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Does My Microwave Work?

At Two Moose Home Inspections we hear a lot of questions from our customers. One question we hear time after time is about whether or not the microwave installed in the house is in good working order. To test the condition of the microwave, most people would put some water in the microwave, turn it on, and if the water warmed up then the microwave works well enough, but is this really the best that we can do?

 Microwaves range from 600 watts to 2,000 watts, so putting your finger into some warm water isn’t telling us much about the condition of the microwave. However, there is a scientific solution to our problem that the average home owner can do, but we need to understand a little more about what is meant when a microwave advertises 1,200 watts of power.

 What is a watt? The International System of Units defines a watt as a unit of power that is equivalent to one joule per second. We all know that a second is the duration of 9,192,631,770 periods of the radiation corresponding to the transition between the two hyperfine levels of the ground state of the caesium-133 atom, but what is a joule?

Instead of going down the rabbit hole of scientific definitions, lets just say that we can determine how many watts of power the microwave is producing with this equation;

wattage = 4.1868 / Time in Seconds * Volume of Water (ml) * Temperature Difference (C)

Unfortunately, I can’t just take this equation at face value. Let’s try to understand some of the variables of this equation. We want to find the wattage of the microwave and watts are equal to joules per second. There are 4.1868 joules per calorie and one calorie is the measurement of one cubic centimeter of water heater by one degree Celsius and one cubic centimeter is equal to one milliliter.

Well, that’s a lot of information all at once. If we set a few constants, we can greatly simplify this equation. If we always use 300 mL of water and run the microwave at its highest setting for 60 seconds then the new equation becomes;

wattage = 4.1868 / 60 * 300 * Temperature Difference (C).

 

To simplify this further;

 wattage = Temperature Difference (C) * 21.

 

To determine the amount of power being produced by a microwave follow these steps;

Step 1

Fill a measuring cup with 300 mL of water and record the initial temperature in Celsius

Step 2

Using the highest setting, cook the 300 mL of water for 60 seconds using the microwave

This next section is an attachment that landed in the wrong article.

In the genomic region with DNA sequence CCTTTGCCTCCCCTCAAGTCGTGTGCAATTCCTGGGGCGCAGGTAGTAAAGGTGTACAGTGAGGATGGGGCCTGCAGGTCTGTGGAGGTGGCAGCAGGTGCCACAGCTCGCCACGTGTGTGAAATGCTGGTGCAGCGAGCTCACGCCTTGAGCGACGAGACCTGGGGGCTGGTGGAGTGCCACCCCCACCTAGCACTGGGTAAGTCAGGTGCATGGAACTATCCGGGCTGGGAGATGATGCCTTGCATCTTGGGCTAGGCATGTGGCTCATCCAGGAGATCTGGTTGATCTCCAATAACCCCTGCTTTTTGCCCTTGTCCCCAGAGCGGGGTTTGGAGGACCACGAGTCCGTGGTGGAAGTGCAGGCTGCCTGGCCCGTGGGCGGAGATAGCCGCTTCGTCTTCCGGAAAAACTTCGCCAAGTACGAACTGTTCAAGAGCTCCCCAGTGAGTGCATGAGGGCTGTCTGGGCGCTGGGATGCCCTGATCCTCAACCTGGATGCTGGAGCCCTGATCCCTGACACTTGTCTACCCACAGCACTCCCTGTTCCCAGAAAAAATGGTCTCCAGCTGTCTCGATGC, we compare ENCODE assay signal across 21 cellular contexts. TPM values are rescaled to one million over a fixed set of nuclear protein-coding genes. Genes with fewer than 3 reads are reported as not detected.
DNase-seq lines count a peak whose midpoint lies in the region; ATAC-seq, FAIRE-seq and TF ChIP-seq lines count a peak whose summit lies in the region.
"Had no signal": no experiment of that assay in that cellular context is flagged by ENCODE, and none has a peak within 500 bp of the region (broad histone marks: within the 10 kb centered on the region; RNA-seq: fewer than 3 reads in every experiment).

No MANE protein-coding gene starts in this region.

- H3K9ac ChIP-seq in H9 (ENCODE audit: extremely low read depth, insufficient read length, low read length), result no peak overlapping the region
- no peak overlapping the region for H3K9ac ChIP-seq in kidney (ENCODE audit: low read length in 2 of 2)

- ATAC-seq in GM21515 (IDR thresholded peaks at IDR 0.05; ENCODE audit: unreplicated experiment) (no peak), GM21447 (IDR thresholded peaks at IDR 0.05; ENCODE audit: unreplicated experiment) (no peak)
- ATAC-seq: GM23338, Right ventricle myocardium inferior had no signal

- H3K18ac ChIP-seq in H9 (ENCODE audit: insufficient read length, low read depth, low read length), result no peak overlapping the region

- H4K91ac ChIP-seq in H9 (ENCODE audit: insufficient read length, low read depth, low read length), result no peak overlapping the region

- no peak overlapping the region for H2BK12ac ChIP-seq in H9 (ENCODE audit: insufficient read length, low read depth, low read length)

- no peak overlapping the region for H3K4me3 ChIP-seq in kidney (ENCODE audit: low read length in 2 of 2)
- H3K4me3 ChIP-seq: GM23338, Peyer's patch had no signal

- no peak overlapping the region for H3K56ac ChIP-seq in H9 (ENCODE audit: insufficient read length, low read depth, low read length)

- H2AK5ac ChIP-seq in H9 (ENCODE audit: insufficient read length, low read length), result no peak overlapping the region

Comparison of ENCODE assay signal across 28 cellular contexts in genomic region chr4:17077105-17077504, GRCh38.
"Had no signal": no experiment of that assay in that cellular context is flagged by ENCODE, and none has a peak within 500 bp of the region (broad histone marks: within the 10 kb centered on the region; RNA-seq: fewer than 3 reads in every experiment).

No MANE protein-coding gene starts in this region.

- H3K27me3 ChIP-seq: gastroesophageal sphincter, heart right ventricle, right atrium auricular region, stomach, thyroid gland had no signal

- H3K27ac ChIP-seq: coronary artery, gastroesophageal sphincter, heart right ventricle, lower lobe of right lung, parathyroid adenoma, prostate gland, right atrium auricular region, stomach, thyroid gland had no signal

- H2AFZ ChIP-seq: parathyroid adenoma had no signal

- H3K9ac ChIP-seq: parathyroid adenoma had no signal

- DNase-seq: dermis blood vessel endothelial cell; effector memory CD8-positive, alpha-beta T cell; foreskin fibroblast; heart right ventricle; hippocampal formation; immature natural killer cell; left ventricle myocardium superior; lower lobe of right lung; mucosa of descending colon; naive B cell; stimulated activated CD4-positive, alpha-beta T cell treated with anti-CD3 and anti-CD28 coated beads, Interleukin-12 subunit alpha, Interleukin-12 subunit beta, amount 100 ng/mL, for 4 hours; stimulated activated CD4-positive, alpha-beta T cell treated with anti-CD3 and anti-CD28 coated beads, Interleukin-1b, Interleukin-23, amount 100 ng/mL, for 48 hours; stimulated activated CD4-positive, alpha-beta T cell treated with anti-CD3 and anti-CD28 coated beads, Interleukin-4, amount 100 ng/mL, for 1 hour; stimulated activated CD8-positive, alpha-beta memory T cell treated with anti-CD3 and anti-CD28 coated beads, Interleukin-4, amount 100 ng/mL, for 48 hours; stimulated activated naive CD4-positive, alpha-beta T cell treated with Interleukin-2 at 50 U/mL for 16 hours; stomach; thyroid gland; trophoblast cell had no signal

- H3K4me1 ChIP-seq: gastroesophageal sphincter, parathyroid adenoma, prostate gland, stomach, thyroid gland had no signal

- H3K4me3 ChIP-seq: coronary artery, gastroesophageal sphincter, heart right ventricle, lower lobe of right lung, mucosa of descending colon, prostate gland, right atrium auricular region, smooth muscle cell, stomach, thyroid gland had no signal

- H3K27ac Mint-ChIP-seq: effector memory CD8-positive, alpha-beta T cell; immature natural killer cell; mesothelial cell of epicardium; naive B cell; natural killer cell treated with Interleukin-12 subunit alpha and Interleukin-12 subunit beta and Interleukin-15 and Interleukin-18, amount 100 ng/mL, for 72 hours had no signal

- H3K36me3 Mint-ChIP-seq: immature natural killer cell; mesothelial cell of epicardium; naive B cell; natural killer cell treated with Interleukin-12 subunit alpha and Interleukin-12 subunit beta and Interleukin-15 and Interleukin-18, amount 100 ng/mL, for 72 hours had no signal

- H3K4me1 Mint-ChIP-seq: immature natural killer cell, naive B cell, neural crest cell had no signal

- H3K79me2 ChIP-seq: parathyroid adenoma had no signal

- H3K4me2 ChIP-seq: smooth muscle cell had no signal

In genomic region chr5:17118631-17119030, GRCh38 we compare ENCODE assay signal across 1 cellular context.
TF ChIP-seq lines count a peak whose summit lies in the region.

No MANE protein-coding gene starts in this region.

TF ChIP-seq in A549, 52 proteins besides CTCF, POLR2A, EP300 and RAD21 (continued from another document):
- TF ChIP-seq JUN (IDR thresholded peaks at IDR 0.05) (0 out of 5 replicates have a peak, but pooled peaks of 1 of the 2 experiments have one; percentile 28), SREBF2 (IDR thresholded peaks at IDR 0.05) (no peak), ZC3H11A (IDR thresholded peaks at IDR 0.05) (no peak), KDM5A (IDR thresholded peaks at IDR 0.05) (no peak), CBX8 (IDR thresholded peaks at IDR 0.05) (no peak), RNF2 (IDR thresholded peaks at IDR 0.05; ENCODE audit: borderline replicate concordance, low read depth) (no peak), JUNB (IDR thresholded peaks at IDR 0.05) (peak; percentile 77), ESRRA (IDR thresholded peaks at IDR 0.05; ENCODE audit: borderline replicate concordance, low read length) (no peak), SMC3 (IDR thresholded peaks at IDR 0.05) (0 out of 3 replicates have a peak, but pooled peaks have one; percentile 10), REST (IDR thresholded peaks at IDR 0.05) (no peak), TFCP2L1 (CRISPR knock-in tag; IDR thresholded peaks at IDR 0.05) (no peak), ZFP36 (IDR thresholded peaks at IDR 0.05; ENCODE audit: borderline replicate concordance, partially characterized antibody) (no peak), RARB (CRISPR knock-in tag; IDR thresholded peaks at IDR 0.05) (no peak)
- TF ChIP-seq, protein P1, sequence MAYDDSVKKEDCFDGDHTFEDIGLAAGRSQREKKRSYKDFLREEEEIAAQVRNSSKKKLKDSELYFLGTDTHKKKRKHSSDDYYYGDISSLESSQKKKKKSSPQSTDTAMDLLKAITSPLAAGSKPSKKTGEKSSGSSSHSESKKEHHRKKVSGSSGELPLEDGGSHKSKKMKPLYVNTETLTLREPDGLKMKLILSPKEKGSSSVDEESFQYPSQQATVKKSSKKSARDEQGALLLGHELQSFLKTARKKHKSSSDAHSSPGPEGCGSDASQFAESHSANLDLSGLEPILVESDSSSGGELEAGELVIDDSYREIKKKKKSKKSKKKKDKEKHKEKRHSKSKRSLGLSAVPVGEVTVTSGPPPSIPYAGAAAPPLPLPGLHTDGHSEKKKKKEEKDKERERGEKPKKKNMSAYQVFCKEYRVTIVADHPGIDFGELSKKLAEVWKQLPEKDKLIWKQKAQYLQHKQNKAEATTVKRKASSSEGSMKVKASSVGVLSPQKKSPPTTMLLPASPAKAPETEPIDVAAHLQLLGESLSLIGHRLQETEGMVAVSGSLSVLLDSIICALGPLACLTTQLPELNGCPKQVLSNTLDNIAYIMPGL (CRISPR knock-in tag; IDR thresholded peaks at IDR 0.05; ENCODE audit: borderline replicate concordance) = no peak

Step 3

When the microwave shuts off, record the ending temperature of the 300 mL of water in Celsius

Step 4

Subtract the initial temperature from the ending temperature to find the Temperature Difference

Step 5

Multiply the temperature difference by 21 to find the wattage of the microwave

 

For example:

If the initial water temperature was 43°C, and the ending water temperature was 97°C then the temperature difference would be 54°C. Multiply 54°C by 21 and the result is 1,134 watts.

If your microwave was rated to produce 1,200 watts and you recorded 1,134 watts, you should feel very confident that the microwave is performing correctly. Even though the actual power output is not dead on, many factors can affect the validity of the result, such as an incorrectly calibrated thermometer, user error, food splatter inside the microwave, using 21 instead of 20.934 and many other factors. For these reasons you should only use your result as a general indicator of the performance of the microwave.

Even if a microwave is producing enough power it may still be considered defective for many reasons. Most people can determine if a mechanical or electronic feature is defective such as a rotating plate tray that won’t rotate or a keypad that doesn’t function, but an inspector can check for one last thing, microwave radiation. Microwave radiation can burn the user’s skin or cause irritation, and if more than 5.0 milliwatts per centimeter squared of radiation is detected, the microwave should be replaced.

Thank you for reading our article. If you have any questions about residential home inspections, please send us a message. If you would like Two Moose Home Inspections to inspect your property, feel free to schedule an inspection.